Unseen Poetry Preparation: The Road Not Take by Robert Frost

Two roads diverged in a yellow wood,
And sorry I could not travel both
And be one traveler, long I stood
And looked down one as far as I could
To where it bent in the undergrowth;

Then took the other, as just as fair,
And having perhaps the better claim
Because it was grassy and wanted wear,
Though as for that the passing there
Had worn them really about the same,

And both that morning equally lay
In leaves no step had trodden black.
Oh, I kept the first for another day!
Yet knowing how way leads on to way
I doubted if I should ever come back.

I shall be telling this with a sigh
Somewhere ages and ages hence:
Two roads diverged in a wood, and I,
I took the one less traveled by,
And that has made all the difference.


Unseen Poetry: William Blake ‘Love’s Secret’ by Guled

This weekend, Guled has explored an unseen poem and written a terrific response to it. Here is his annotated poem:

GY - Blake annotations

It can also be dowloaded here: GY Blake poem annotations

Guled created his own question for the poem:

How does William Blake explore the theme of love in his poem ‘Love’s Secret’?
Here is his response:
The first thing that struck me as a reader was the short length of the poem, a mere 12 lines. I felt that this was a representation of the quick decline, from loving this woman to resenting the concept of love to the point of writing a poem on the subject. This is also shown through the use of words such as ‘wind’, ‘cold’ and ‘ghastly’, all which have almost airy and thin connotations, therefore representing the ephemeral joys of love.
I believe the poet does more exploration of the theme of unrequited love than he does the actual emotion love in the first two stanzas. This is represented in the very first line ‘never seek to tell thy love’. This line serves as a warning to all yet to experience love, and, to those that do but are not sure if the feeling is a mutual one. The next line continues this with ‘love that never told can be’. This line reinforces the fact that the feelings the poet had for this woman is either not shared or is still unknown to his love interest. Read together, the both lines represent William Blake telling the reader that one should ‘never seek’ to confess their love for someone as there is a chance that you will be rejected. In fact, this could be William Blake using his experience to downplay the beauty of love as he has never been in love with someone who shares the feeling, his selfishness is shown in the first two lines as he does not want anyone to experience true love because he has not, thus the warning. Alternatively, the first two lines can be interpreted as a reflection of his caring nature and that he is telling the reader to be wary of love as he has experienced it to be bittersweet. Furthermore, the use of inversion in line two of the poem is not only a reflection of the time period of the poem, but also allows the reader to see the text in a different way, for example allowing us to focus on the word ‘never’, which is a strong word representing his now strong emotions. However, not only does the use of inversion allow the readers to see it differently, it also symbolises how William Blake now sees love differently and how he has come to the realisation that love is no longer the beautifully ethereal emotion he once thought it to be.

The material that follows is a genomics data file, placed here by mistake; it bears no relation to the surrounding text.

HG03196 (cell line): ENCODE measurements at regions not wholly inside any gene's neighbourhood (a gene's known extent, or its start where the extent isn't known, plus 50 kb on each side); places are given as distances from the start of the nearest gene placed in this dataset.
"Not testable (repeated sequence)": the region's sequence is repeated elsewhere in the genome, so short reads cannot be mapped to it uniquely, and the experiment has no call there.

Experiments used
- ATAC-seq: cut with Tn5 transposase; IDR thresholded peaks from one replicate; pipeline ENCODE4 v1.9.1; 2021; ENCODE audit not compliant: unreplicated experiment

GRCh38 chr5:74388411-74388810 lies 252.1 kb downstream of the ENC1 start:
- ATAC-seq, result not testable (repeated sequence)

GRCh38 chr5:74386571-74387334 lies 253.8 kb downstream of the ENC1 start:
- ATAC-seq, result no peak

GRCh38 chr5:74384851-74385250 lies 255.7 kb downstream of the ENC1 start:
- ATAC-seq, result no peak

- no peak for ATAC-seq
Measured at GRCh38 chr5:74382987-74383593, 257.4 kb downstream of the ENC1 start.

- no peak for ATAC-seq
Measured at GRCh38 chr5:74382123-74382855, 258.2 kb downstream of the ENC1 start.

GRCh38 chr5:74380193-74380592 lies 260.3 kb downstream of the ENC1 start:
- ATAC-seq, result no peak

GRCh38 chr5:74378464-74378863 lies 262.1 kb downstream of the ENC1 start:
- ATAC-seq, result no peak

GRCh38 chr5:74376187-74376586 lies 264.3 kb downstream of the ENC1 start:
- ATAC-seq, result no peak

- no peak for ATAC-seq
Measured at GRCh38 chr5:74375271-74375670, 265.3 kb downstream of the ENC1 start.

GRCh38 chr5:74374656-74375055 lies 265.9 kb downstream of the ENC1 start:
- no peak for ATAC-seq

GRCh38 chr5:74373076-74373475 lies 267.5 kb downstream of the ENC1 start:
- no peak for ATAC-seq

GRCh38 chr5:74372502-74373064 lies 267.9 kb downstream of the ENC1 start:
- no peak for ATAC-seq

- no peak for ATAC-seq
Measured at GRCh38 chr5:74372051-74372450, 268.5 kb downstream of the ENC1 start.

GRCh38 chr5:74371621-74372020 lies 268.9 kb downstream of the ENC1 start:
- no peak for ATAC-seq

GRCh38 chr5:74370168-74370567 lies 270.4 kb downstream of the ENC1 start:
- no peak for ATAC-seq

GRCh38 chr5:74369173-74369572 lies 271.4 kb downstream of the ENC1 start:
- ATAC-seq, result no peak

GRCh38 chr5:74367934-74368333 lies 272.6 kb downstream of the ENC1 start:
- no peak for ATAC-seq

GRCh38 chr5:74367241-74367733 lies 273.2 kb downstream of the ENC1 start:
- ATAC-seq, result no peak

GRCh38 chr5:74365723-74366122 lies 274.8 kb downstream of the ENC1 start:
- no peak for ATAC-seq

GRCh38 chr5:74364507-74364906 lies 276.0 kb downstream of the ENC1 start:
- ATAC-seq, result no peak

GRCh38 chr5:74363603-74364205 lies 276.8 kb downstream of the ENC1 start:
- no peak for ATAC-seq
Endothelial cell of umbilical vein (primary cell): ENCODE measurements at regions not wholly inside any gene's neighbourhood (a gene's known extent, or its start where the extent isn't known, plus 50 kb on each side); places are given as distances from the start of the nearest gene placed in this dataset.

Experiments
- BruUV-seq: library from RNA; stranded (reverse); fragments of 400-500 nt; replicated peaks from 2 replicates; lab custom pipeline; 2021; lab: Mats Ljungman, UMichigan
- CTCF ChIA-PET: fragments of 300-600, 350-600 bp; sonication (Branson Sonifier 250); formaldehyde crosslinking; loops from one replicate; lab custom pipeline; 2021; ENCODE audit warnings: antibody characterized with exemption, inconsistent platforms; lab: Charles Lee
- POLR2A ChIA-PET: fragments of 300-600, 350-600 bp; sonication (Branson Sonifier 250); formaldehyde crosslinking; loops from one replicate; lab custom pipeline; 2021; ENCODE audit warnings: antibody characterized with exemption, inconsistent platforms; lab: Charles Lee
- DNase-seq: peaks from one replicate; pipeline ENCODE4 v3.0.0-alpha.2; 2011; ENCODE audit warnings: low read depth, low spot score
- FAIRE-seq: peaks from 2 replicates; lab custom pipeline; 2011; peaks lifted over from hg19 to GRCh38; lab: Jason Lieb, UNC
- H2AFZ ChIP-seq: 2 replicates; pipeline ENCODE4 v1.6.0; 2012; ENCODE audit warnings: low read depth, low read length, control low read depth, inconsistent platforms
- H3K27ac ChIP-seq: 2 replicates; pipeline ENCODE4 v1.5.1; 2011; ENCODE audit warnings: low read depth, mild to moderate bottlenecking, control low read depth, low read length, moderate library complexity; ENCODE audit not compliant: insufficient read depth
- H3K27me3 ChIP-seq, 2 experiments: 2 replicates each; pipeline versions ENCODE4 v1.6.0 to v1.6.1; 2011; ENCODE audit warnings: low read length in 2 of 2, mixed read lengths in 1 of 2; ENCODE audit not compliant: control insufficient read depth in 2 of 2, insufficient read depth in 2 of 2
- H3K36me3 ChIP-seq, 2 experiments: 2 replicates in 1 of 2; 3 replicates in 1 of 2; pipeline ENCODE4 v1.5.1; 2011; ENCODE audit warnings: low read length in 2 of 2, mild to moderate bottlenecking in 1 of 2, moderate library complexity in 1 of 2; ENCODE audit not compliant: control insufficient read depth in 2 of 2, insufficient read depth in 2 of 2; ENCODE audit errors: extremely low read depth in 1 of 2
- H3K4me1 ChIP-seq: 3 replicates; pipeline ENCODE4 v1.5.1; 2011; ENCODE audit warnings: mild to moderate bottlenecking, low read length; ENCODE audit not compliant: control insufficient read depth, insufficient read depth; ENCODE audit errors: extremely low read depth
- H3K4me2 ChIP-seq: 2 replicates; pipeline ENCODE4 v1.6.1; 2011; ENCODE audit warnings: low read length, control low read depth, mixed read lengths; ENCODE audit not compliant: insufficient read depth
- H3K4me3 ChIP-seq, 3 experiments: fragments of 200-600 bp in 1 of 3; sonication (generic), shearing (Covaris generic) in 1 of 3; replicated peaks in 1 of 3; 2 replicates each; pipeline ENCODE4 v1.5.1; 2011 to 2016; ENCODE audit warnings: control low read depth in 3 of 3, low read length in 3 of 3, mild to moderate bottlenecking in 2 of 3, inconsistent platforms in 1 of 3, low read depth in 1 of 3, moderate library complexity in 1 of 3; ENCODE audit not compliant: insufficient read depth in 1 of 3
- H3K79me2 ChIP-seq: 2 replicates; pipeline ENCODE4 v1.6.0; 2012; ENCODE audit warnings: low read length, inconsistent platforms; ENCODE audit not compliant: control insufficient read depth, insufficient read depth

The title of the poem reads ‘Love’s Secret’. The use of an apostrophe in the word ‘love’s’ can be deliberate to show it as an abbreviation of the words ‘Love is’. Hence, allowing the readers to read it as ‘Love is Secret’. This could be William Blake telling us from the start, before we even start the poem, that we should keep love secret.
In line 5 the phrase ‘I told my love’ is repeated twice, this highlights that he told his love interest a lot, how deep his love is. On the other hand, he may not have have confessed his love at all and this entire poem may not be about him revealing his love to this woman, he could in fact be confessing horrible things he has done in his life to her prompting her to leave, however, the next line says that he ‘told her all [his] heart’ this solidifies that he has confessed all his love to this woman.
In lines 7 and the beginning sentence in line 8, shows that the man is ‘trembling cold in ghastly fears’ this creates the sense that he is anticipating something, an air of suspense. Then on the next line it say ‘Ah!’ this definitely shows that he was indeed expecting a reaction to this confession, the reaction being her departure, almost like the ‘wind’ he describes in line 3.
The use of the phrase ‘Silently invisibly’ is repeated twice and it could be a representation of how suddenly and quietly ‘she did depart’. However, its second use in the last stanza could depict how he is watching her meet this ‘traveller’. This interpretation helps the reader to see the extent of his love that he is stalking her ‘silently invisibly’. Love has driven him to the point of insanity.
The poem ends with a ‘sigh’. This sigh could come from one of two people, if not both of them. The poet (or the man the poet is playing) or the traveller. If it were to come from the traveller it shows that this traveller also knows the dangerous nature of love, but it seems to be like an addiction to these men and they cannot keep themselves. This theme of the ‘dangerous addiction to love’ is prevalent throughout the poem and it could be William Blake using it to show how desperate some, if not all, men are to love to and to be loved. If the sigh were to come from the poet it could be him ‘silently [and] invisibly’ watching his love be taken by this ‘traveller’. Therefore forcing him to come to terms with the fact that she may no longer be in his life.
I’m sure that you’ll agree this is a very insightful and detailed response – it would definitely get an A* in the exam. Thanks, Guled!

Unseen Poetry: W H Auden by Amelia and Mariam

Again, we began the lesson by reading an unseen poem: If I Could Tell You by W H Auden. In just 15 minutes, were able to make some very original and imaginative interpretations.